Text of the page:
The bad:

✦ The only criticism I have is that now I have to wait patiently for Àbíké-Íyímídé to release her next work! And for June to roll around so that I can get my hands on a physical copy of this book!

I really can't praise Ace of Spades enough. Àbíké-Íyímídé is truly one to watch, and I hope everyone gets to read this when it finally comes out later this year.

I'd like to give a massive thanks to Usborne Publishing and NetGalley for providing me with a digital copy in exchange for an honest review.
Was this review helpful?
Ace of Spades is about two Black teens attending a private school, whose lives become infinitely more difficult when an anonymous texter starts leaking their secrets. It is thrilling and emotional, dealing with issues like institutionalised racism, homophobia, and socio-economic issues.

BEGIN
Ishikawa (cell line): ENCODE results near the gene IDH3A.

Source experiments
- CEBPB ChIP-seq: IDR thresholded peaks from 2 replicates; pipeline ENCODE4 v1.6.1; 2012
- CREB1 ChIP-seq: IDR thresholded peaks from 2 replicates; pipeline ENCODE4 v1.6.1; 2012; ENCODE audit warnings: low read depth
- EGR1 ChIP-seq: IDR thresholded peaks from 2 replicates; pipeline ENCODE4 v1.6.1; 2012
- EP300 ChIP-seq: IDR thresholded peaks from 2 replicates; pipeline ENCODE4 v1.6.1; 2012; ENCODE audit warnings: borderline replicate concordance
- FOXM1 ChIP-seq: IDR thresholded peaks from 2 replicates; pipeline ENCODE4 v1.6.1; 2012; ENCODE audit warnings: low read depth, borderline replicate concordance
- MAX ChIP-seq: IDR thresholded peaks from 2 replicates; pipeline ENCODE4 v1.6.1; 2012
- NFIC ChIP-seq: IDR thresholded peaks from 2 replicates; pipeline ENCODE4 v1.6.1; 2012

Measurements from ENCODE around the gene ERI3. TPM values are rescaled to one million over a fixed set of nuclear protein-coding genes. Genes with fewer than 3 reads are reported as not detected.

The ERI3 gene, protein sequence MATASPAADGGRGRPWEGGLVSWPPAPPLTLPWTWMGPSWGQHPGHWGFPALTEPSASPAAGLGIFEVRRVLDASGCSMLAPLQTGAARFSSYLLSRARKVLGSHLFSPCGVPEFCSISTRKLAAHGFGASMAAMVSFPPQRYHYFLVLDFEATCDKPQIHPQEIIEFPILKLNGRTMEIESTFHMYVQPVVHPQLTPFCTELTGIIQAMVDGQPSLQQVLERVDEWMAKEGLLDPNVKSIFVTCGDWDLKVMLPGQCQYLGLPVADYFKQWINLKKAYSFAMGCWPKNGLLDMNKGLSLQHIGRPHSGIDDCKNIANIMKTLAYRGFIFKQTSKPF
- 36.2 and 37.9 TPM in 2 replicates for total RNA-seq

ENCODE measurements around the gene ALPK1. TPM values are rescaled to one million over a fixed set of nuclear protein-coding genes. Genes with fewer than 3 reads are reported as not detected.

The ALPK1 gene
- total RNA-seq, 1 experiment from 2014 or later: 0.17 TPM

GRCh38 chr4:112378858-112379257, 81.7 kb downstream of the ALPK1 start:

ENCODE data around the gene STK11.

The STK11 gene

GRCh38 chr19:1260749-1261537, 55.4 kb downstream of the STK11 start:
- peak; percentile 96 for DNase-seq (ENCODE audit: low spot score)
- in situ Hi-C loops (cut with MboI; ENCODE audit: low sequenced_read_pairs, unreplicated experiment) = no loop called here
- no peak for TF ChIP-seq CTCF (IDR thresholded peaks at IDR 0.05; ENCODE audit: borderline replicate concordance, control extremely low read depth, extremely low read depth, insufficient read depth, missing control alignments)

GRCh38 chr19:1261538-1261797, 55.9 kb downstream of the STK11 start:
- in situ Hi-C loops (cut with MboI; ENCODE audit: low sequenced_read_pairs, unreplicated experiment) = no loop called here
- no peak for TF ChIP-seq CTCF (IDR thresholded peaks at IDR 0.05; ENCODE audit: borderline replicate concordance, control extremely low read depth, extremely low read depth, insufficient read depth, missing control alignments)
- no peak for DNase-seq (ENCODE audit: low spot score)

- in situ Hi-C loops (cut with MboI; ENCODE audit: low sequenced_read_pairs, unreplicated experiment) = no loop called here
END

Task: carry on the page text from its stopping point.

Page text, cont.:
This was one of my most anticipated books of the year and I have to say I am impressed. It dealt with so many themes that I wasn’t expecting (I was mainly here for the dark academia vibe) but Àbíké-Íyímídé manages it beautifully.

Following Devon’s and Chiamaka’s stories was intense as the stakes grew and the tension built up. I liked Chiamaka’s arc but I connected with Devon’s more. I really felt for him and his struggles, numerous as they were. I appreciated reading about a male character feeling comfortable crying, too, as that doesn’t happen often. I’m happy he found a little bit of joy amidst the chaos. And I also really liked how the friendship between Devon and Chiamaka grew organically.

I guessed one of the plot twists but the others threw me for a loop. I was literally reading with my mouth open in horror. The climax was a little bit rushed for me but I loved the conclusion so much. I definitely want to read more from this author.
Was this review helpful?
4.5 ⭐️

I absolutely loved this book! It gave me Gossip Girl x Pretty Little Liars vibes, which i LOVE !!! 

the storyline was brilliant and constantly had me wondering what was happened, and there was soo many twists and turns that i did not see coming!!!